The Perennial Religion
by Scott Bradley
by Scott Bradley
For some time I have wondered about Aldous Huxley's The Perennial Philosophy and even took a Wikipedia gander at it once. I don't remember what it said, but I do remember that it said enough to dissuade me from any further interest. But now a copy has come my way and I have determined to read it.
Having now read the introduction, I have discovered that whatever way I follow, it is not, by Huxley's definition, within the parameters of the Perennial Philosophy. You have been warned.
"The Perennial Philosophy", Huxley writes, "is primarily concerned with the one divine Reality....But the nature of this divine Reality is such that it cannot be directly and immediately apprehended except by those who have chosen to fulfill certain conditions, making themselves loving, pure in heart, and poor in spirit."
As you will know if you have been reading here long, I advocate a way which declares there are absolutely no conditions to meet. And for me, the essence of religion, as opposed to philosophy, is just this insistence that conditions be met. What those conditions may be, is of no consequence.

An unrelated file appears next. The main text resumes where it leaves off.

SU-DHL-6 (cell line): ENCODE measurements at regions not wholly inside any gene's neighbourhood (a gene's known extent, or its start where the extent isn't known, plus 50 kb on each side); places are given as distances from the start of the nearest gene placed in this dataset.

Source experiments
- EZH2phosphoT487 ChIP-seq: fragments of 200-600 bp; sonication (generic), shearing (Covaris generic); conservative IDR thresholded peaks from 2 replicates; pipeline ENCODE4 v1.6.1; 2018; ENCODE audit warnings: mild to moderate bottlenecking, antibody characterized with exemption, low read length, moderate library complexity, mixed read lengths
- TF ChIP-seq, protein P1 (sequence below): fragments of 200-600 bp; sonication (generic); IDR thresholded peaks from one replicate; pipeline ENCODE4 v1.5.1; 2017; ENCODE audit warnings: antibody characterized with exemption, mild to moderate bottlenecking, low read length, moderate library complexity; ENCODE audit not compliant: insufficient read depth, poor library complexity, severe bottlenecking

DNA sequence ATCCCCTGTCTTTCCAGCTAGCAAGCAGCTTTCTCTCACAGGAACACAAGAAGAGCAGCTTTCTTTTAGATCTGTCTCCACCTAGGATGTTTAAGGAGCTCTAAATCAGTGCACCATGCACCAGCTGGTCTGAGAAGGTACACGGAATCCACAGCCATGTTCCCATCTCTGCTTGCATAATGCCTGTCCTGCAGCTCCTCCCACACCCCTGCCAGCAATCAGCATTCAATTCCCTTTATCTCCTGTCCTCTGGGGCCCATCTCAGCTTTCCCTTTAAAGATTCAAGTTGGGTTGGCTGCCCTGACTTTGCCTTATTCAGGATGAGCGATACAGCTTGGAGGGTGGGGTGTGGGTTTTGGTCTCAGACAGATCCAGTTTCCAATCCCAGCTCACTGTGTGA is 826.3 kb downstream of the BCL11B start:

Not to belabor the point, but to further demonstrate Huxley's position, I will offer another brief quote: "But in every age there have been some men and women who chose to fulfill the conditions upon which alone, as a matter of brute empirical fact, such immediate knowledge can be had."
One other thing I think worth noting is that Huxley specifically states that he has not drawn upon the Bible to demonstrate his thesis of a Christian participation in this philosophy, but upon those Christians who in effect deviated from orthodox belief. He does not say the same of the Koran, though he will likewise select writings from Muslims outside orthodox belief. The same applies to Judaism.
Within the context of their respective faiths, Meister Eckhart and Rumi were 'heretics' — they represent neither Christianity nor Islam. To the vast majority of Muslims, Sufism is a heresy. They have been eradicated in Saudi Arabia, nearly so in Iran, and suffer much persecution in Pakistan. My point is simply this: A couple of billion Jews, Christians and Muslims fail to meet the requirements of Huxley's so-called Perennial Philosophy, and that, it seems to me, is a significant oversight.
The Perennial Philosophy is, in effect, Huxley’s choice of beliefs as derived from religious mysticism, and is as exclusionary as it is inclusive. It is his Perennial Religion.
Alas, all this discussion of the nature of God! Let it be my hang-up, but it’s back on the shelf.
“Life is too short for metaphysics.” — Robert Aitkens (Roshi)
You can check out Scott's other miscellaneous writings here.